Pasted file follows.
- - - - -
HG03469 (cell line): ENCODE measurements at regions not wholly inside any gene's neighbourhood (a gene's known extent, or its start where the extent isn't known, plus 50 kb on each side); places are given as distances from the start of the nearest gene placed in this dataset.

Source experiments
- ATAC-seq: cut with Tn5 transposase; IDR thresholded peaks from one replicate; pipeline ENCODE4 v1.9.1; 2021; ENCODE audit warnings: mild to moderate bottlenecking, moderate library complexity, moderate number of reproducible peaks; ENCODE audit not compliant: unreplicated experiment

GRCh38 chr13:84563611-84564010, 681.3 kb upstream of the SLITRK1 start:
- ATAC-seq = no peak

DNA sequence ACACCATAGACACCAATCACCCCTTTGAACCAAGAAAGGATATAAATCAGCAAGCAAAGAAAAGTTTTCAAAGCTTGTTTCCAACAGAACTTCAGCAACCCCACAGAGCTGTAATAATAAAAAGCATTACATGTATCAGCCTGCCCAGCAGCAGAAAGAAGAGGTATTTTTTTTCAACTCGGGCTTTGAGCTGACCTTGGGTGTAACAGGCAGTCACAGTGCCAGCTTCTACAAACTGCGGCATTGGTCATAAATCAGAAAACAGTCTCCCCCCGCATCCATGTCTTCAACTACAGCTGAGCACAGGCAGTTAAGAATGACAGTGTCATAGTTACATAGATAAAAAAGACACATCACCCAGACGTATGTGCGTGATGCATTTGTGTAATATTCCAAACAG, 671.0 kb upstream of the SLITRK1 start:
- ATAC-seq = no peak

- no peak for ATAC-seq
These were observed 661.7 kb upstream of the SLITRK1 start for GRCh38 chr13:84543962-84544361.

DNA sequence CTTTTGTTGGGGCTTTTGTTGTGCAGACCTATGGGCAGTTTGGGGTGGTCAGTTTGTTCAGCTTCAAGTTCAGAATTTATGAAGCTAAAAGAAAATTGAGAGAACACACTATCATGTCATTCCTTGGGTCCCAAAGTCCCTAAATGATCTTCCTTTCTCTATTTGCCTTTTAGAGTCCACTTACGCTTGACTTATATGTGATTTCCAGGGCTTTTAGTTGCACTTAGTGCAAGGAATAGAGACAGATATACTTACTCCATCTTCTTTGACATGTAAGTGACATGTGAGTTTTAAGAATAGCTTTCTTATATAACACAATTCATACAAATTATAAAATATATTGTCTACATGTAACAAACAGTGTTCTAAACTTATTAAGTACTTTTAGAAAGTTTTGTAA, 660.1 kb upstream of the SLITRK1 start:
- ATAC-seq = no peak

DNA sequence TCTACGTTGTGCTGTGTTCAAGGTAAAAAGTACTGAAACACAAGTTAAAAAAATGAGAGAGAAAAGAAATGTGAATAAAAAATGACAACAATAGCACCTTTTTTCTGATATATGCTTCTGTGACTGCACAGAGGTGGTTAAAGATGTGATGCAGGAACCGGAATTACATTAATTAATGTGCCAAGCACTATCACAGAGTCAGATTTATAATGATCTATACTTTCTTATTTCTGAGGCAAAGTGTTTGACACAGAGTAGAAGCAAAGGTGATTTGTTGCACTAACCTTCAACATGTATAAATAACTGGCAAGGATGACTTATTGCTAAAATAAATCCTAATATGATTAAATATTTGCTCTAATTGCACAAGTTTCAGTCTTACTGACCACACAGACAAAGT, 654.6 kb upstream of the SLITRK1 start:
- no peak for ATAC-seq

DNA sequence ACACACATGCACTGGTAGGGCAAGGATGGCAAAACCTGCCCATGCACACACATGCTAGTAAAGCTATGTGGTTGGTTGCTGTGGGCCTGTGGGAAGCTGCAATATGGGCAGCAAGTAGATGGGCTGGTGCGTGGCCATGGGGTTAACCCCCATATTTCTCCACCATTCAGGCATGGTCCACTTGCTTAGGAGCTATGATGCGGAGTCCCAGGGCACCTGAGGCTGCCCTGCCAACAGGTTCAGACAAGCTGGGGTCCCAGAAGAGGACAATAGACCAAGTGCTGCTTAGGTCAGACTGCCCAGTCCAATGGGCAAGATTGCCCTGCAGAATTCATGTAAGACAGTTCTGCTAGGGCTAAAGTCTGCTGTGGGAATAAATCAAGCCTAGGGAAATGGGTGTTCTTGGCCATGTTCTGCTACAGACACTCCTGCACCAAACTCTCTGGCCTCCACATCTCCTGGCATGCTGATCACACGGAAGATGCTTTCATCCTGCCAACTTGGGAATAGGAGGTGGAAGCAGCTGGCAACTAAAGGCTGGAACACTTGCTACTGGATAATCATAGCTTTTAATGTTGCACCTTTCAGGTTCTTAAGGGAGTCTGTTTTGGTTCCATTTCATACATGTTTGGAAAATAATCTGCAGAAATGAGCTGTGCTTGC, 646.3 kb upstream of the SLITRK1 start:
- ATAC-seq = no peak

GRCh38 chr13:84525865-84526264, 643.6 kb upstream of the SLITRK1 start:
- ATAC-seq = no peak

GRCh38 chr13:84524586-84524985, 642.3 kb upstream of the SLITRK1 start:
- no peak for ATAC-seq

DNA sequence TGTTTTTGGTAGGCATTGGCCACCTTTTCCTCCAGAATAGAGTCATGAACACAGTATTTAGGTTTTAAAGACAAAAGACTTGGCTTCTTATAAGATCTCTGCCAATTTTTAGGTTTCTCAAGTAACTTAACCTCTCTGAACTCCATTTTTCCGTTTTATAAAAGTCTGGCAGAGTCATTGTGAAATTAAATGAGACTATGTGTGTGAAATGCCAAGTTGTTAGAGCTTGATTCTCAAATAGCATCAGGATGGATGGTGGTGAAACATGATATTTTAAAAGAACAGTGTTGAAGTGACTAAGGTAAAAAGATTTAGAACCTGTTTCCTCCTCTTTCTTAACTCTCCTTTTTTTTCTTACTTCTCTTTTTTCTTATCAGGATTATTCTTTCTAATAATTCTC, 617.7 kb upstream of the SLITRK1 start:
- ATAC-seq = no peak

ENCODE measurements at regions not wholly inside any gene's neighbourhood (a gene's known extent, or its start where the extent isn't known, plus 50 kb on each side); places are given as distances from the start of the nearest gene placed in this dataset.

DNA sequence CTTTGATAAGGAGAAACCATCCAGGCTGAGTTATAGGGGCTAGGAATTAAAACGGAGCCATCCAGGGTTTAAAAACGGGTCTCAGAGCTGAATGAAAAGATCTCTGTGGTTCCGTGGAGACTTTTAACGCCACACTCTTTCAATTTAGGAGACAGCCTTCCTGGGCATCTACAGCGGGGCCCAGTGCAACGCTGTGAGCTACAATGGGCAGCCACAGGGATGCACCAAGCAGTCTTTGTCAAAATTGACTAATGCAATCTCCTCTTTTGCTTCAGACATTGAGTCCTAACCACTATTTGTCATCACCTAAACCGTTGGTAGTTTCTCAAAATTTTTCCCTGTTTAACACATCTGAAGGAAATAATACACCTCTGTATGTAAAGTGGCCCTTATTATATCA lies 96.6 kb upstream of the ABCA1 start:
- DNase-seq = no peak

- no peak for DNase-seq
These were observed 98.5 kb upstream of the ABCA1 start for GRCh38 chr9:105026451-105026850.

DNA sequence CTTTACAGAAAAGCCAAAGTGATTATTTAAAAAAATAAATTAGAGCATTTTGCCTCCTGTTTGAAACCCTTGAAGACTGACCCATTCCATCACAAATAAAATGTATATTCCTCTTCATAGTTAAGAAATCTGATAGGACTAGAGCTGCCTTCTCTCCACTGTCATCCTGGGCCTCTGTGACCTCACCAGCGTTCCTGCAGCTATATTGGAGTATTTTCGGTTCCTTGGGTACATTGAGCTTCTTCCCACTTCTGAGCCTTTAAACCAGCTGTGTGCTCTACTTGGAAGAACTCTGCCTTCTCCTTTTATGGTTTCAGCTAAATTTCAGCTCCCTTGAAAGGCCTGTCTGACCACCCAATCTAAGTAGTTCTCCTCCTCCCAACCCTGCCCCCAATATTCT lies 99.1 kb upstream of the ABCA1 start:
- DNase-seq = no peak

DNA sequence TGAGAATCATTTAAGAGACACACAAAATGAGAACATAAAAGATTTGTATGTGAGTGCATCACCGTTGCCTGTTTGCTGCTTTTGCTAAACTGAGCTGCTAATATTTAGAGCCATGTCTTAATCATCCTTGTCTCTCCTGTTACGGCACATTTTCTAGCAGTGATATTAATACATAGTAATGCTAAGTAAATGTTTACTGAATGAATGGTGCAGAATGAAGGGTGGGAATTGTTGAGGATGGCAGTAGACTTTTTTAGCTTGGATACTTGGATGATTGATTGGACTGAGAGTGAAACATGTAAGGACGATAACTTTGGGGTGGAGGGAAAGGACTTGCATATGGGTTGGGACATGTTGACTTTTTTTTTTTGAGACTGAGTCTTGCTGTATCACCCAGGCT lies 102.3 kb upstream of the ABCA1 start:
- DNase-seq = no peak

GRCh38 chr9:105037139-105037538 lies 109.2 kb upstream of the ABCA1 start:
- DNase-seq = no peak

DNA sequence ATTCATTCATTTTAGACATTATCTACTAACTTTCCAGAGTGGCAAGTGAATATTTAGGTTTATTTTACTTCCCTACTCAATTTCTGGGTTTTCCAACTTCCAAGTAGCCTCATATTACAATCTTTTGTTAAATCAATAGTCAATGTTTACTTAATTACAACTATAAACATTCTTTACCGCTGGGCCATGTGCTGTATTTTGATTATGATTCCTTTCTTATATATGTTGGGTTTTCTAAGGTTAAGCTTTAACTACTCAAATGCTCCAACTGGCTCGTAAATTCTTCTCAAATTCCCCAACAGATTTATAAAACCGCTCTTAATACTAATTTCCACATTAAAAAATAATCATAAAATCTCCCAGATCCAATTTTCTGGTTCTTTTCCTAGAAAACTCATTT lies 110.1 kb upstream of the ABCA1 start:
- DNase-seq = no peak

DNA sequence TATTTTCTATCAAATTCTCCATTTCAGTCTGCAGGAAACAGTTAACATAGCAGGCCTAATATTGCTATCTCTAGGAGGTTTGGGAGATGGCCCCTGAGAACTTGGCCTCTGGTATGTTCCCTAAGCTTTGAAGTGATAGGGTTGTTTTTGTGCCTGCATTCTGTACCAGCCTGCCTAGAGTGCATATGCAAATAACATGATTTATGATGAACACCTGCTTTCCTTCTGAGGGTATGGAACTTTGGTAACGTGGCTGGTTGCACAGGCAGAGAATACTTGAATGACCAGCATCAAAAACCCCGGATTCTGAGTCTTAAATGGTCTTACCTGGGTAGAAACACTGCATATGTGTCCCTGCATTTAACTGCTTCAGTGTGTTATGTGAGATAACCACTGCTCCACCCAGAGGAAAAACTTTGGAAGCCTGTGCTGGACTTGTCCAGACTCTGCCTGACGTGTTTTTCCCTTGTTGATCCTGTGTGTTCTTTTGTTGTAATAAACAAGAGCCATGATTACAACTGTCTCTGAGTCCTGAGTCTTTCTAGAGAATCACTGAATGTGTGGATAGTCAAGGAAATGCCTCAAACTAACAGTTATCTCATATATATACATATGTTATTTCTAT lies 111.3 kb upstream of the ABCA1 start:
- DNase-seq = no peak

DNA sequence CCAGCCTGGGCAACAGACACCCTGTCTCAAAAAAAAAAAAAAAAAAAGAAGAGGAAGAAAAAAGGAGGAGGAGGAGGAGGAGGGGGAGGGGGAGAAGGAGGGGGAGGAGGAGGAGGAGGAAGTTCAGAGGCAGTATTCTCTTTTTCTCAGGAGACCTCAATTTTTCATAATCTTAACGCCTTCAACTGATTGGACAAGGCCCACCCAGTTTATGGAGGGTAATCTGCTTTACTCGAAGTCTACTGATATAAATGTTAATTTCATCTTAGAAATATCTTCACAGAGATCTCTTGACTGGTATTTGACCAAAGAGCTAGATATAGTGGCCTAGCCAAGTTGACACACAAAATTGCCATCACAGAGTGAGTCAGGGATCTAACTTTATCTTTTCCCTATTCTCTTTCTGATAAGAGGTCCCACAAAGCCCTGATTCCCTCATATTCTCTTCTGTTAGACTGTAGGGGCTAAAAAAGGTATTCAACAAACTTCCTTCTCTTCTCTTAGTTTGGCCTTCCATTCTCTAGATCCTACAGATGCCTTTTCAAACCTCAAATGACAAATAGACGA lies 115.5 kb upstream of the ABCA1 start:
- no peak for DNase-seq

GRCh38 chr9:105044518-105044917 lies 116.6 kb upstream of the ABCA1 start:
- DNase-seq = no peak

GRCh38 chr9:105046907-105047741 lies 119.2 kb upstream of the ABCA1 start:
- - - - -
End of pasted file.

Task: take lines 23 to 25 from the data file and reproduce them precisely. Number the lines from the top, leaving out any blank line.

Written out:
DNA sequence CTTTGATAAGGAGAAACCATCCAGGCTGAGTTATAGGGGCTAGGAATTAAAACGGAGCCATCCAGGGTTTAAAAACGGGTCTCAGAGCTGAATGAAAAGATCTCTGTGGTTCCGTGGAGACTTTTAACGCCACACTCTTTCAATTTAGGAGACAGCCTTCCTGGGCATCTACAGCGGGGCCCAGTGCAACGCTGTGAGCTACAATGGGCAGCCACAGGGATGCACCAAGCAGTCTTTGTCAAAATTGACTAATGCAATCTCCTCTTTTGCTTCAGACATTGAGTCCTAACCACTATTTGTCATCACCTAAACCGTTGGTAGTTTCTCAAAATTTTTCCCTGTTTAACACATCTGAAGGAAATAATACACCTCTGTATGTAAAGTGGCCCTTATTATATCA lies 96.6 kb upstream of the ABCA1 start:
- DNase-seq = no peak

- no peak for DNase-seq